As the November release approached, rumors were that Adobe still had not extensively tested the Creative Suite applications with Leopard. (Publicly, Adobe has announced that they would provide no Leopard support for Creative Suite 1 & 2 applications and would expect issues in these applications that would have no resolution. Regarding Creative Suite 3, Adobe stated that it would test and release any needed fixes for Creative Suite 3 applications as soon as possible.)

Upon release, it became clear immediately that there were some issues with Creative Suite 3 applications. At this writing, Adobe is working a fix for important issues with the Acrobat portion of Creative Suite 3. Quark 6.x is not supported, but Quark 7.x will be supported.

For new installs there appear to be less problems than for users performing upgrades. In fact, it is recommended that you reformat the drive and start over with a new user. With that being said, many of us would prefer to just upgrade our Panther and Tiger versions so that we donÕt have to reinstall and reactivate all the applications we have, and reset all of our preferences. For many users who upgrade Leopard, it Ôsort of worksÕ but there have been major issues. I ran into many of these issues when I upgraded my laptop. Some of these issues tend to be changes related to major changes in the operating system, and some just appear to be tweaky issues.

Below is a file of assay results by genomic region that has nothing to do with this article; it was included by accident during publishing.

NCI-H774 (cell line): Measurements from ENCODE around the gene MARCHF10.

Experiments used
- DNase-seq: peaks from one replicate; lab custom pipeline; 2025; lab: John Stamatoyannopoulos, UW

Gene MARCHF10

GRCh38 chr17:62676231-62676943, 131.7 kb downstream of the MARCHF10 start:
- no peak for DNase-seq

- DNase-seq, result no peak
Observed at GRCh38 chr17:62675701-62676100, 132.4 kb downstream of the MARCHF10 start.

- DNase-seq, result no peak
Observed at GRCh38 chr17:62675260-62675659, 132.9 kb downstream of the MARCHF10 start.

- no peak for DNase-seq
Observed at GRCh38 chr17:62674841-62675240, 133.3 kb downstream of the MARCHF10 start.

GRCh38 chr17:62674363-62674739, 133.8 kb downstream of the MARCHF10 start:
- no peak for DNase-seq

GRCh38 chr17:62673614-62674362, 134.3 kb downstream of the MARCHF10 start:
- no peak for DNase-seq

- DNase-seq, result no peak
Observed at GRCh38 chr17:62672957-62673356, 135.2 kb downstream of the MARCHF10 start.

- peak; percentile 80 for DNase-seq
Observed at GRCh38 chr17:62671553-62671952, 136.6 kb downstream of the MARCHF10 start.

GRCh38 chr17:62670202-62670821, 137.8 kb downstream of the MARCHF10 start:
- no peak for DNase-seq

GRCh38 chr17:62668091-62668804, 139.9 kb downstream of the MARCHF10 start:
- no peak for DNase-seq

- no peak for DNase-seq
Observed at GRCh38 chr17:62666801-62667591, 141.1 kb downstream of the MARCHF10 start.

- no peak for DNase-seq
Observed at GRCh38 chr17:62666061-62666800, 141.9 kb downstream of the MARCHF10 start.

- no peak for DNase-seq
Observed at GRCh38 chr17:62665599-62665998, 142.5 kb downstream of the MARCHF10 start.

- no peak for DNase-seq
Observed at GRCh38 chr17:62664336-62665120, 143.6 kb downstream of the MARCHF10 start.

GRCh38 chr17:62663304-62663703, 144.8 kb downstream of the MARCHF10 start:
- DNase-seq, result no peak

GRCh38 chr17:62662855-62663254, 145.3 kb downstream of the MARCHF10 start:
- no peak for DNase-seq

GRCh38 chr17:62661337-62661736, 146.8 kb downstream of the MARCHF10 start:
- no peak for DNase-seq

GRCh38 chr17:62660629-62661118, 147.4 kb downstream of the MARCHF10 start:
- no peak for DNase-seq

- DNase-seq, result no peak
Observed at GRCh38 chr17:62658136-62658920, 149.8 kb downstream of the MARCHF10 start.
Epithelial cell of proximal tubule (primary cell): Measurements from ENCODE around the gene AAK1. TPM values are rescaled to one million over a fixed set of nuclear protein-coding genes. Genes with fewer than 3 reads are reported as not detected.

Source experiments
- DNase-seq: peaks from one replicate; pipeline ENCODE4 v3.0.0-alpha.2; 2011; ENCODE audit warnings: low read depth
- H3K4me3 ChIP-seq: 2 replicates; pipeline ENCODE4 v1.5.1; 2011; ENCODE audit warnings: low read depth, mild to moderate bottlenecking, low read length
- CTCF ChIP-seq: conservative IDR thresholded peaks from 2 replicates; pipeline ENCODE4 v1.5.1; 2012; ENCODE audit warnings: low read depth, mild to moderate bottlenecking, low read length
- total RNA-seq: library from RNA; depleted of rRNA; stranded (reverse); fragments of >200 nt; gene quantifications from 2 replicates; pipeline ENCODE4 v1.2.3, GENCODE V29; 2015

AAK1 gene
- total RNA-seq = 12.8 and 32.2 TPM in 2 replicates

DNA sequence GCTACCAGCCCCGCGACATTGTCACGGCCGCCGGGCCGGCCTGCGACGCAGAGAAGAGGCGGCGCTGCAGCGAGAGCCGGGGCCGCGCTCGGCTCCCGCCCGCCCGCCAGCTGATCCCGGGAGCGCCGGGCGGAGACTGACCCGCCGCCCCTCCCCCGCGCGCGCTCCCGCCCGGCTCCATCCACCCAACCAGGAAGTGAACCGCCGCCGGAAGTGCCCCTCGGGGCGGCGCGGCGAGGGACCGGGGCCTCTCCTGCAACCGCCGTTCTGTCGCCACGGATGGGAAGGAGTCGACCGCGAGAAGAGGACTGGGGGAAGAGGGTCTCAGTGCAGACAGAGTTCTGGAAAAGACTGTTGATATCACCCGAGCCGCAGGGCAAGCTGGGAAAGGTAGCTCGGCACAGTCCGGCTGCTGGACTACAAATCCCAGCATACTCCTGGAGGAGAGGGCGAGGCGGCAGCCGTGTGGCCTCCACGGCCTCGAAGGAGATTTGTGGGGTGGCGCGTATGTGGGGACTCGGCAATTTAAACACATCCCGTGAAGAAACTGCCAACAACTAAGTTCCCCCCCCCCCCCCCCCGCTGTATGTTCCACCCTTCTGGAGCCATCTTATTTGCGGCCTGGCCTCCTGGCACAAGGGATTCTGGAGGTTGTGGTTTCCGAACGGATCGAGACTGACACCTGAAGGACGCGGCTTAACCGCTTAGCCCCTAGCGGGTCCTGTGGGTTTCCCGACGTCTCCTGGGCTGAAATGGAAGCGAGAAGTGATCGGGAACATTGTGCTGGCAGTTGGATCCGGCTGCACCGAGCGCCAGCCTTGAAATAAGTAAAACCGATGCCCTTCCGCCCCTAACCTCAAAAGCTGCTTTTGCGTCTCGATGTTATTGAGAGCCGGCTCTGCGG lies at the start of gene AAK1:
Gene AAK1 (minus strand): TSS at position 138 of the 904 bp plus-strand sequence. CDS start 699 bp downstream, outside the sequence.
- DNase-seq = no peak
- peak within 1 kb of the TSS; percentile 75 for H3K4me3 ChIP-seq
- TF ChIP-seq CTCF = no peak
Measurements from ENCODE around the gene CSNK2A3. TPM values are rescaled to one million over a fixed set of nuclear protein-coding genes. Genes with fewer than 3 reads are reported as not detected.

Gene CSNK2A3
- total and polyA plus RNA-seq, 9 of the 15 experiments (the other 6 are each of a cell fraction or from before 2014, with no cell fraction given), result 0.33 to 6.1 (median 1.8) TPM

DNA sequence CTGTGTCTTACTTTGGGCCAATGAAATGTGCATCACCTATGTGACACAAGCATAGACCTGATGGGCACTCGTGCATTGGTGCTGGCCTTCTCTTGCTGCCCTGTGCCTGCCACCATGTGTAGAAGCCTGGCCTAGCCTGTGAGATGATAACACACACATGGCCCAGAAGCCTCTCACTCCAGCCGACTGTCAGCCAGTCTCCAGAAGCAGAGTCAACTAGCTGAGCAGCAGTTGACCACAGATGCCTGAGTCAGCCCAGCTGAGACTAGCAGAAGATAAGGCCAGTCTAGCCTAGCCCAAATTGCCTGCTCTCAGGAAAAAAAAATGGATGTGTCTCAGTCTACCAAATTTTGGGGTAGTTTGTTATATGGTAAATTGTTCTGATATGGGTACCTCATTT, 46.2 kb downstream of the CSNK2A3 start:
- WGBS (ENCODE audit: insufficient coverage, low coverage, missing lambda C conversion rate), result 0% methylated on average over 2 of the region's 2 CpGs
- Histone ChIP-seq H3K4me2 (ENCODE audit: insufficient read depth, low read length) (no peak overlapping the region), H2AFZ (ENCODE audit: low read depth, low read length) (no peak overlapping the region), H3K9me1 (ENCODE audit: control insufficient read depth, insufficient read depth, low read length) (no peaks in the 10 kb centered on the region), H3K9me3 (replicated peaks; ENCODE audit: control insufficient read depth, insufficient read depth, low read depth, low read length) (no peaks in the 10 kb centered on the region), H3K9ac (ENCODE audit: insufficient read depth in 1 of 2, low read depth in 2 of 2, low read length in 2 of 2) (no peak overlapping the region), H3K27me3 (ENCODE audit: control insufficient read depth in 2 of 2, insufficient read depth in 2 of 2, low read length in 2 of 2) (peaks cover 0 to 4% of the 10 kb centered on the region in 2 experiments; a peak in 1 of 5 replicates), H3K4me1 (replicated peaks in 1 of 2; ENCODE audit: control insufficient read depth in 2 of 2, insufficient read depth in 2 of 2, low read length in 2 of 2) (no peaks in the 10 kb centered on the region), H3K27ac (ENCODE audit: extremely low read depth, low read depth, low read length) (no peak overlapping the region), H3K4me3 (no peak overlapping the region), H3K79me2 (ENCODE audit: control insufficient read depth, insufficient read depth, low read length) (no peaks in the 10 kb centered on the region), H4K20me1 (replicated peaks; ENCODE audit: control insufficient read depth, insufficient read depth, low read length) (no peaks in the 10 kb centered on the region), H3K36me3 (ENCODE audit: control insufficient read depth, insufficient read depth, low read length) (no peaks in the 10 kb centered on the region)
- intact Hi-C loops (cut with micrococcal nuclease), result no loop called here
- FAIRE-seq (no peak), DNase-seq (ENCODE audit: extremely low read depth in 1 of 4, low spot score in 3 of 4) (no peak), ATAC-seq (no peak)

One of the first of these issues you may notice may be that all or most of your printers have vanished from your printer list. In Leopard, Apple has performed major changes to the print engine, and because of this, many of the prior print drivers no longer function. Whether there is an updated print driver available depends purely on what type of printer you have.

For example, there was no updated driver available for one customer who was using an older laser printer. There was no driver update available for my Epson K3 printer, but it was scheduled to be released shortly (prior to publication of this article). In any case, be prepared to rebuild all of your printers when you upgrade.

The next major issue reported has to do with permissions. This can be as simple as not being allowed to open a file, run an application, or even install an application even though you are logged on as an administrative user and should have permission to do anything you need.